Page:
Edited to add:Originally, I posted the location of where we hiked to see the Snowy Owls. It’s fairly common knowledge around Washington, but I suffered post-blogging pangs about revealing the location of a popular species like a Snowy Owl. After chatting with a wildlife photographer I dearly respect, I’ve decided to remove those references. Last year, I witnessed the frenzy and ethical breaches surrounding the Snowy Owl irruption, and my general policy is to not reveal locations, especially of sensitive species and nesting areas. So — even though this information is probably familiar to many who come here or who live in Washington or who recognize my shots — I’ve removed the precise location of where I took these photos.
I don’t know if the verdict is in for this season of owls. Is it another irruption of Snowy Owls (eBird)? Or, an “echo” year, following an irruption? An anomaly in Snowy Owl migrations or a climate change signal that portends of more Snowies in years to come?
What I do know is that the frenzy of last year’s sightings has all but disappeared. In fact, the local birding list has just occasional mentions of Snowy Owl locations, owing to the now common sight of owls on rooftops and owls on driftwood perches.
I thought this lull might be a good time, on a weekday off, to take a hike where Snowies are known to camp out. I avoided this area last year precisely because of the rare-bird frenzy. It was also my ulterior motive to walk the threshold of the ocean , a body of water that used to be a short MUNI ride from home, but which is now a three-hour road trip and a special affair.
At dawn, the weather report said sunny with zero percent chance of rain. Good day for a beach walk and photos, I thought.
Thirty miles out, this was the vision through the windshield … all fog and frost, not a hint of sun.
A few miles away from our destination, we rounded a bend and it might as well have been a scene from Brigadoon, with clouds splitting into blue sky and ocean song. I half expected a Lerner & Loewe score as we left the fog of the road and moor behind.
As you might be able to deduce from Hugh’s chapeau and ear flaps, it was beachy … but biting cold.
We arrived at 11:30am and walked a mile before seeing an owl hunkered down, far away, in ecru waves of grass.
Ocean Shores, Washington
A few photographers were set up at this spot, so we opted to leave the owl alone and explore the tide line for shells and inanimate macro ops.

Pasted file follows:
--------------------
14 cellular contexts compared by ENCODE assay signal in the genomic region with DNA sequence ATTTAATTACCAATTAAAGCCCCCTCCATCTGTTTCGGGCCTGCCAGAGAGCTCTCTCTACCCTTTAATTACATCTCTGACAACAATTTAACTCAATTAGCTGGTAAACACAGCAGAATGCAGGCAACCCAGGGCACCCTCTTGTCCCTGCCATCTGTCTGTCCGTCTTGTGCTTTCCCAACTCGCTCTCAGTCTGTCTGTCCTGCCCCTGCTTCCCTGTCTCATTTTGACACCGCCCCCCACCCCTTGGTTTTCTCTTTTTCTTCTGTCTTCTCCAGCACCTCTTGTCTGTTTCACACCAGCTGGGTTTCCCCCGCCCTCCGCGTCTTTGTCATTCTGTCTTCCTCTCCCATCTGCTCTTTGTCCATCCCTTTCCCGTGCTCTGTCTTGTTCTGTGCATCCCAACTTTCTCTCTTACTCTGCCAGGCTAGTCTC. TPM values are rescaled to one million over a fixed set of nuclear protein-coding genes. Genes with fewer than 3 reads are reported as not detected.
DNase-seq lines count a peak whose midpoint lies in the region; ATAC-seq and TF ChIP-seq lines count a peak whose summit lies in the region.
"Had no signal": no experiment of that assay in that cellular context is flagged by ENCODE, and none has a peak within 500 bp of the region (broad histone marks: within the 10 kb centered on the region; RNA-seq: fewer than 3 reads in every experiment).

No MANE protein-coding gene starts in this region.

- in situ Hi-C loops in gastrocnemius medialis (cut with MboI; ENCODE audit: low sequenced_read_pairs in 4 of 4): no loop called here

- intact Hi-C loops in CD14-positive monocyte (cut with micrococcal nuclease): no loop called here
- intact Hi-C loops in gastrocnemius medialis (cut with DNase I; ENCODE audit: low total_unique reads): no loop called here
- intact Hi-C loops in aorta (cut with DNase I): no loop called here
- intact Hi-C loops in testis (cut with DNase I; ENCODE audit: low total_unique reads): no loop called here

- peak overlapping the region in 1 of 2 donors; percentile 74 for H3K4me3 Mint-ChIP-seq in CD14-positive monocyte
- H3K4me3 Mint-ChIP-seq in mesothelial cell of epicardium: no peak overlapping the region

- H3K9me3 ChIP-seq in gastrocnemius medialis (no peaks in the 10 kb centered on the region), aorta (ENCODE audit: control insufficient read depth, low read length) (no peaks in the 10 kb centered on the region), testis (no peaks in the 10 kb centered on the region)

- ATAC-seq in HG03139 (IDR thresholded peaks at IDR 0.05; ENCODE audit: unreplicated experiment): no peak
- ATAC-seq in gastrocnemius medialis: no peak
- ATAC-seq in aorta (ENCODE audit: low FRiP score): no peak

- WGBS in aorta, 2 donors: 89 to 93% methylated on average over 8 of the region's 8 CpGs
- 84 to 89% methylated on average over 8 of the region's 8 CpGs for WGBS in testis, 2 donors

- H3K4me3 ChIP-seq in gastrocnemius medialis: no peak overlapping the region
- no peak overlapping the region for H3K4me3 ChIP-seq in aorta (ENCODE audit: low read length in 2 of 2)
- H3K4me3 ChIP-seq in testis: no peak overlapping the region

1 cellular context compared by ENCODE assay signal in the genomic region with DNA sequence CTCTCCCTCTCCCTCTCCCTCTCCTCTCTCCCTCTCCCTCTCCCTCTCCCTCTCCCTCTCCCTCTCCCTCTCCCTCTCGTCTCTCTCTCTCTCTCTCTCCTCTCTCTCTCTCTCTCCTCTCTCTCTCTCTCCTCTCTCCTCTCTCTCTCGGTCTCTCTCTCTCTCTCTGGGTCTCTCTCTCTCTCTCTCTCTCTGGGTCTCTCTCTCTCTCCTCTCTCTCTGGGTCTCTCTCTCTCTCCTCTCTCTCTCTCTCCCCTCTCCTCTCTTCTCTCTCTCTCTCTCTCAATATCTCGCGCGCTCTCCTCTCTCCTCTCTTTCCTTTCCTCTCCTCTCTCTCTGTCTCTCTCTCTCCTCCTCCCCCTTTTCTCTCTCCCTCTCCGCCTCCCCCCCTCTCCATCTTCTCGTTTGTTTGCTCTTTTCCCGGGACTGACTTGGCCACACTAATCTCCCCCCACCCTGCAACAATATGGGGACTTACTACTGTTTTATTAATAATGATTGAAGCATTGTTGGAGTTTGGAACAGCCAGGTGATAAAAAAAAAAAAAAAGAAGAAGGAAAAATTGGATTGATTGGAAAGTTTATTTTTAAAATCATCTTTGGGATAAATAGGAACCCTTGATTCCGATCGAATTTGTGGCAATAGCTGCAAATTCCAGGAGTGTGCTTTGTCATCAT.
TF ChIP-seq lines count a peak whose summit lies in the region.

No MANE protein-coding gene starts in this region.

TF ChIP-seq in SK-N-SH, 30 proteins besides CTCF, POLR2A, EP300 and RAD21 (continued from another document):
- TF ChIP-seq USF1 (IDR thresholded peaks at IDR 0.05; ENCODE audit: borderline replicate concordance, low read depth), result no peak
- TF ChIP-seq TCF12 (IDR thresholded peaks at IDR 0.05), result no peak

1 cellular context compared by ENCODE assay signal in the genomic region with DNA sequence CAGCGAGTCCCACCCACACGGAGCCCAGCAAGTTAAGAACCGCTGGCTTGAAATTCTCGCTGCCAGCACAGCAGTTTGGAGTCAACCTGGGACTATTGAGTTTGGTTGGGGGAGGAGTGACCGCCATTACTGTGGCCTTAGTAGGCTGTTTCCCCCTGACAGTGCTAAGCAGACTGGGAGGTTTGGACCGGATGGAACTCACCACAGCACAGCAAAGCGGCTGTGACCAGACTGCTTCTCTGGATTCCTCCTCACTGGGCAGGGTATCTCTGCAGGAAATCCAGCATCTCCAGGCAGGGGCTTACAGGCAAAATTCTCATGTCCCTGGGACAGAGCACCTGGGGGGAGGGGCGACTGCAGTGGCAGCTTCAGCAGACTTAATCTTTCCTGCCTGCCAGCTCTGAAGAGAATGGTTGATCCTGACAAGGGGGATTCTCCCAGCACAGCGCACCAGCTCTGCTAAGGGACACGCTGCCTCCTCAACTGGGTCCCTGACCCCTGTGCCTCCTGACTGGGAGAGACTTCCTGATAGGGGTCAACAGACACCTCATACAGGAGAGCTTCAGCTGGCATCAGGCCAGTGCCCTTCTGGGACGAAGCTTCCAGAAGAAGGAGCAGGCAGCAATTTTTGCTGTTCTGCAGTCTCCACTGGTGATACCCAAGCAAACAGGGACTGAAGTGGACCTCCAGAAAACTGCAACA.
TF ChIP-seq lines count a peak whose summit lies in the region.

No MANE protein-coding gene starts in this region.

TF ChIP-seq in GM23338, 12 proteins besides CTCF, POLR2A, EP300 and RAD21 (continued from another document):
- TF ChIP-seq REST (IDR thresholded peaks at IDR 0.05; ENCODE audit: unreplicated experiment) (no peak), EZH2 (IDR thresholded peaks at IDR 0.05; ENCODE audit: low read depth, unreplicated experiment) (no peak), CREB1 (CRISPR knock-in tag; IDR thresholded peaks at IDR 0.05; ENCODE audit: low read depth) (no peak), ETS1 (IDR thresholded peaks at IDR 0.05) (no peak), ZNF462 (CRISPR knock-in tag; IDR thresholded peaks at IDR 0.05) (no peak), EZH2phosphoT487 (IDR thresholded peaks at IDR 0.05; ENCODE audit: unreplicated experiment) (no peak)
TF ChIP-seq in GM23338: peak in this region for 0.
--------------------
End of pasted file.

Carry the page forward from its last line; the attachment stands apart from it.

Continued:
Along the way, I had a life-bird sighting, even though I’ve never kept anything close to a life list. A cluster of Horned Larks was foraging, almost undetectable, in the sand, their brown backs a perfect match for the substrate. It wasn’t until I got eye level with them that I noticed the coloration on their faces.
Crouching in a sand pit, I didn’t see Hugh signaling to me. The larks suddenly flushed … and I saw why. A Snowy Owl glided right above my head and toward a distant nub of driftwood. Hugh had seen the owl come over the trees and swoop toward the birds and he was trying, silently, to clue me into a photo op. I failed the teamwork method a few times on this excursion. I had a series of similar photo misses.
I know an owl in flight is a coveted shot, so much so that some people live-bait or lure owls for photos. Those are practices I will never engage. The way I rationalize my lack of in-flight shots from Ocean Shores — despite several opportunities — is by telling myself that a sitting, preening owl is possibly content, whereas the flying owls I missed might have been flushed owls from another location. 🙂
We meandered the trails of the spit just for fun, and it wasn’t until we were on our way back to the car that Snowy Owls started showing up, materializing instantly and magically on driftwood logs like Endora from Bewitched.
We were told the owls might huddle lower on windy days, rising up to their perches as the sun warms the afternoon. We sat distant on the frigid sand, watching their eyes catch the glint off the water. There were just a few photographers milling about, and all seemed conscientious of the human-owl ethics barrier. Accidental interaction occurs because of the trails that wend through the grassland areas. Once in a while, someone comes upon an owl without noticing — and is literally on top of the owl before he realizes it. One such incident is pictured here. The owl sussed out the situation with the wayward human, then resumed preening.
My favorite of the shots below is the Snowy Owl fluffed like a powder puff, ruffling feathers during a preening session. I call that one “Shake a Tail Feather.”
Thanks, John, for the inspiration to finally make it out there … for the owls and for a therapeutic winter hike.